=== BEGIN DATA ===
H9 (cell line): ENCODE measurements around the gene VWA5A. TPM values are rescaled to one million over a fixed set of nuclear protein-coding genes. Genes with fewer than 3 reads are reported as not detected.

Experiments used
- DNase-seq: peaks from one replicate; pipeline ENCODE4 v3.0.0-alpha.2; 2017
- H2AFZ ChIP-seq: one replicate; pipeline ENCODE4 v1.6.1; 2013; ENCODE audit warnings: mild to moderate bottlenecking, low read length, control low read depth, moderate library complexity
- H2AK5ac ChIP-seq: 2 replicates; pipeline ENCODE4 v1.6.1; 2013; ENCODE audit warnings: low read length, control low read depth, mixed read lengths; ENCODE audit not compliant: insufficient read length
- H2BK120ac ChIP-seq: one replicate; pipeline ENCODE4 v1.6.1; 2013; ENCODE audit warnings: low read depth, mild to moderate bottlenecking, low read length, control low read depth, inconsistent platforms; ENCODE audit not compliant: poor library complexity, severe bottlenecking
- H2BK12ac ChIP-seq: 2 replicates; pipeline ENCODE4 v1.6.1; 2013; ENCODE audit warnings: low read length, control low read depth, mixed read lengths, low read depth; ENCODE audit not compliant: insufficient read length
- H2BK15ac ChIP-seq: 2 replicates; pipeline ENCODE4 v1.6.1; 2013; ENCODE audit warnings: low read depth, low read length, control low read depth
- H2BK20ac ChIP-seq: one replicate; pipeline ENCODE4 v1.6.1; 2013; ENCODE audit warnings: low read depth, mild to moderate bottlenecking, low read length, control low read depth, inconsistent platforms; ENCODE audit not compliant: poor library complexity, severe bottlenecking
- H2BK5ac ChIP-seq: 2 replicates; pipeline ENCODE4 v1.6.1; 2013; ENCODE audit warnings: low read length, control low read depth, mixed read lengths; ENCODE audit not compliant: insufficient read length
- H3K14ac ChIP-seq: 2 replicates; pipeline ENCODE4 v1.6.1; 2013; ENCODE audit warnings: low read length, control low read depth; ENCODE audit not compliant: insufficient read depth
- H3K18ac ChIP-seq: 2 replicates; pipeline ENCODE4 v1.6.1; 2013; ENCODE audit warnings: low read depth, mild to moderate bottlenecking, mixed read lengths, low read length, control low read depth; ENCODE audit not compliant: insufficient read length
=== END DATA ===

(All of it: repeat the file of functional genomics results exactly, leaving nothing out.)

H9 (cell line): ENCODE measurements around the gene VWA5A. TPM values are rescaled to one million over a fixed set of nuclear protein-coding genes. Genes with fewer than 3 reads are reported as not detected.

Experiments used
- DNase-seq: peaks from one replicate; pipeline ENCODE4 v3.0.0-alpha.2; 2017
- H2AFZ ChIP-seq: one replicate; pipeline ENCODE4 v1.6.1; 2013; ENCODE audit warnings: mild to moderate bottlenecking, low read length, control low read depth, moderate library complexity
- H2AK5ac ChIP-seq: 2 replicates; pipeline ENCODE4 v1.6.1; 2013; ENCODE audit warnings: low read length, control low read depth, mixed read lengths; ENCODE audit not compliant: insufficient read length
- H2BK120ac ChIP-seq: one replicate; pipeline ENCODE4 v1.6.1; 2013; ENCODE audit warnings: low read depth, mild to moderate bottlenecking, low read length, control low read depth, inconsistent platforms; ENCODE audit not compliant: poor library complexity, severe bottlenecking
- H2BK12ac ChIP-seq: 2 replicates; pipeline ENCODE4 v1.6.1; 2013; ENCODE audit warnings: low read length, control low read depth, mixed read lengths, low read depth; ENCODE audit not compliant: insufficient read length
- H2BK15ac ChIP-seq: 2 replicates; pipeline ENCODE4 v1.6.1; 2013; ENCODE audit warnings: low read depth, low read length, control low read depth
- H2BK20ac ChIP-seq: one replicate; pipeline ENCODE4 v1.6.1; 2013; ENCODE audit warnings: low read depth, mild to moderate bottlenecking, low read length, control low read depth, inconsistent platforms; ENCODE audit not compliant: poor library complexity, severe bottlenecking
- H2BK5ac ChIP-seq: 2 replicates; pipeline ENCODE4 v1.6.1; 2013; ENCODE audit warnings: low read length, control low read depth, mixed read lengths; ENCODE audit not compliant: insufficient read length
- H3K14ac ChIP-seq: 2 replicates; pipeline ENCODE4 v1.6.1; 2013; ENCODE audit warnings: low read length, control low read depth; ENCODE audit not compliant: insufficient read depth
- H3K18ac ChIP-seq: 2 replicates; pipeline ENCODE4 v1.6.1; 2013; ENCODE audit warnings: low read depth, mild to moderate bottlenecking, mixed read lengths, low read length, control low read depth; ENCODE audit not compliant: insufficient read length